Vote Ron Hebron Precinct Committee Officer LFP-1056 - 32d District

Vote at the polls on August 19 - Check your mailbox now for your absentee ballot Eric Earling at Sound Politics covers some of their techniques.

The joke is finally on Barack Obama

US Election 2008: The joke is finally on Barack Obama - Telegraph UK
Have you heard the one about the presidential candidate who was once so popular that comedians were frightened to make jokes about him? The punchline is this: the more seriously he took himself, the more Barack Obama has become a laughing matter. Only a month ago American comedians and satirists were complaining that they found it hard to get people to laugh at the first black presidential nominee
That is a half truth. People would laugh, but not the right people. The comedians didn't dare make a joke about ObaMessiah. The Brits laugh at his holiness and find opening moves by the US PC comedians. Read it at the link above.

Saturday, August 09, 2008

Does DoD want to get the tanker aircraft contract right?

I have never been one of the "Boeing was robbed" people. I am a "true believer." I figure you make the rules clear then call the game and that's it - fair is fair. But more and more analysts are saying the Pentagon changed the rules and effectively "single-sourced" the tanker contract to the more expensive, but not more capable aircraft - the Airbus supported by the governments if Europe. Merrill Cook at National Review Online:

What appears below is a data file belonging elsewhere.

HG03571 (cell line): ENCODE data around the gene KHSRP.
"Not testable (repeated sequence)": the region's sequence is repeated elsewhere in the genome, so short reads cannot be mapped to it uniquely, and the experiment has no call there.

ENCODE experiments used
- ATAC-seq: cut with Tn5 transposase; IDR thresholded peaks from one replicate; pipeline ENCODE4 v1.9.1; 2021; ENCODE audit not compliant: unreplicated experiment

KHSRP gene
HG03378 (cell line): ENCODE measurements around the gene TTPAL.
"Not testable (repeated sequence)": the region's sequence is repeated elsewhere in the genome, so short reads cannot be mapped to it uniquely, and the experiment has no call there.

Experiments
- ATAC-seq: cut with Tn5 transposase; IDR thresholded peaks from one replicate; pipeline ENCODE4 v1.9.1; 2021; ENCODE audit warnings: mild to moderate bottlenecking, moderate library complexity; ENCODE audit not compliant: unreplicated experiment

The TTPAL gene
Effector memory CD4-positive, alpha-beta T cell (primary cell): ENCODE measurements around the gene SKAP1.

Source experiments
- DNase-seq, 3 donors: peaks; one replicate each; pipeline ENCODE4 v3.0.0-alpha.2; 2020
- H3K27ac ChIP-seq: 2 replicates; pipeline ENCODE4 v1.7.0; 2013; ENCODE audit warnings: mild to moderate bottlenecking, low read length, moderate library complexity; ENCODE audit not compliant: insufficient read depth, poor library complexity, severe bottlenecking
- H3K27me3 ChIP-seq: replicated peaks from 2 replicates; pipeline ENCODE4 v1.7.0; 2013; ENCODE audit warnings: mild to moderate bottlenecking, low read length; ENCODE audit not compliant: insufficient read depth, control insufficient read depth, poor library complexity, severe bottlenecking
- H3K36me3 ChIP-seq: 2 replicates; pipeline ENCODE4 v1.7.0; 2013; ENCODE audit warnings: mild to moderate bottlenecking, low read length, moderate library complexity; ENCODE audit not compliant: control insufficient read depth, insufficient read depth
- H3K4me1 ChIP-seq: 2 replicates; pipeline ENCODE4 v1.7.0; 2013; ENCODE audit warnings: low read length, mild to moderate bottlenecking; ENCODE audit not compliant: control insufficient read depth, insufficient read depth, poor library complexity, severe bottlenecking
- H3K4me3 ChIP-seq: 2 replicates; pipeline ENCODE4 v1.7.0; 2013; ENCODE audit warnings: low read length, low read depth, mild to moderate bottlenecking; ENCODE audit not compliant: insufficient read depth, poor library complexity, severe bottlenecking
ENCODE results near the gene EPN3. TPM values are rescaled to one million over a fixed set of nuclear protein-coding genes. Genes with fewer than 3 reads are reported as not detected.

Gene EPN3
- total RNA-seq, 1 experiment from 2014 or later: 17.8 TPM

A recent report by the independent Government Accountability Office (GAO) devastatingly critiques one of the Pentagon’s critical procurement processes. The July 2008 report demonstrates that the government botched contracts for an urgently needed new generation of aerial refueling tankers not just once, but twice. With years of delay and billions in budget overruns in many of the Department of Defense’s top programs, many observers are asking just how deep the Pentagon’s procurement problems run. They want to know what the Pentagon’s new chief, Defense Secretary Robert Gates, will do about it. The problems have been building for years. DOD has allowed squabbles between defense contractors to maroon several key acquisition priorities into a bureaucratic no-man’s land. This at a time the armed forces are in great need of quick turnarounds on life-saving systems like the armored MRAP vehicles for troops patrolling dangerous streets in Iraq. Unfortunately, few in Washington seem to have learned the lessons of past procurement mistakes. Exhibit A: The Pentagon is trying for the third time to complete a fair competition for a $35 billion contract to replace our fleet of tanker-refueling aircraft. These are the oldest aircraft still flying, and some date back to the Eisenhower administration. Few question that they pose a serious safety threat to pilots. Woeful mismanagement of a sole-source contract hamstrung the first control, while the Government Accountability Office (GAO) rejected the second as an obsequious effort to award Northrop Grumman and EADS — a subsidized European contractor under criminal investigation — a lucrative defense contract for a more expensive and less capable tanker aircraft. Now under the gun from Congress to produce quick results, Gates has promised that he and his deputy, Undersecretary John Young, will personally oversee the new tanker competition. But instead of simply re-evaluating the previous competition’s bids according to the rules, the Defense Department seems to be engaging smoke-and-mirrors tactics....